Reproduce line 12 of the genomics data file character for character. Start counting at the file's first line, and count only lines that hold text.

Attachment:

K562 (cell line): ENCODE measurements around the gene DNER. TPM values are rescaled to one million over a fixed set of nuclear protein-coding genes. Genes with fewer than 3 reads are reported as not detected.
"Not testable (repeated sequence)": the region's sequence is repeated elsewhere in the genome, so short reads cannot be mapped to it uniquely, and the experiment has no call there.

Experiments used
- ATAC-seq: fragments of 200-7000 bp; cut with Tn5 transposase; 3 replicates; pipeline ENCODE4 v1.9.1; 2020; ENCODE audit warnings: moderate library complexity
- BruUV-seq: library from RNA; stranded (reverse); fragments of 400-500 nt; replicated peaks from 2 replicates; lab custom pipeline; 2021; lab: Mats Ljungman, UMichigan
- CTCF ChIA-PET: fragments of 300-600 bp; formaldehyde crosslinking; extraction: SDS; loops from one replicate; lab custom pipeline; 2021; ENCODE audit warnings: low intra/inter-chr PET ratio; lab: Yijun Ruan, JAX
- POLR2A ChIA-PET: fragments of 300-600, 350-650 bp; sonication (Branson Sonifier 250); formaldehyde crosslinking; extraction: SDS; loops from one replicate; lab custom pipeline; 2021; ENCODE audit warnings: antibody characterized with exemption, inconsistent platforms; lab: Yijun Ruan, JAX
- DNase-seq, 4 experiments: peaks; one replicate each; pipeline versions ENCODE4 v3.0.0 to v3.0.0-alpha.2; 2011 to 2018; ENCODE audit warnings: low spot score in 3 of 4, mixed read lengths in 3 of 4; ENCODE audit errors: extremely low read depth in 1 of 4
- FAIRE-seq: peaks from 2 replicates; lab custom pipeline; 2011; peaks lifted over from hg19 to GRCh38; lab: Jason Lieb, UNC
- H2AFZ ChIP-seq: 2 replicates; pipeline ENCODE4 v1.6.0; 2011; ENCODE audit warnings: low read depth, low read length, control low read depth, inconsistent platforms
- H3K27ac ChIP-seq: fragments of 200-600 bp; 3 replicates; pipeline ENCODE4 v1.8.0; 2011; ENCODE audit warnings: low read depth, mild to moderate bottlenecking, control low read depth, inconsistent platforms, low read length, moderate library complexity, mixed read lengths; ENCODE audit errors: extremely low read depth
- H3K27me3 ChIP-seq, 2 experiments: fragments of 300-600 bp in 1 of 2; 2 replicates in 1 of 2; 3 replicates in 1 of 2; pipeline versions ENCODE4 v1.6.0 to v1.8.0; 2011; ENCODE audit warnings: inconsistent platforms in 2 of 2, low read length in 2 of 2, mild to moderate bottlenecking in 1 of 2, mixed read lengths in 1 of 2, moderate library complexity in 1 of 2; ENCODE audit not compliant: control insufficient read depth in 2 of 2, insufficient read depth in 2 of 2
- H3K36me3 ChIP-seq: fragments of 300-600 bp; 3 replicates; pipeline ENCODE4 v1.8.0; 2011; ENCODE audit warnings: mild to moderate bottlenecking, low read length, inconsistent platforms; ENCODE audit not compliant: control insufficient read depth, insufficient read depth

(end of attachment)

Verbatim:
- H3K27me3 ChIP-seq, 2 experiments: fragments of 300-600 bp in 1 of 2; 2 replicates in 1 of 2; 3 replicates in 1 of 2; pipeline versions ENCODE4 v1.6.0 to v1.8.0; 2011; ENCODE audit warnings: inconsistent platforms in 2 of 2, low read length in 2 of 2, mild to moderate bottlenecking in 1 of 2, mixed read lengths in 1 of 2, moderate library complexity in 1 of 2; ENCODE audit not compliant: control insufficient read depth in 2 of 2, insufficient read depth in 2 of 2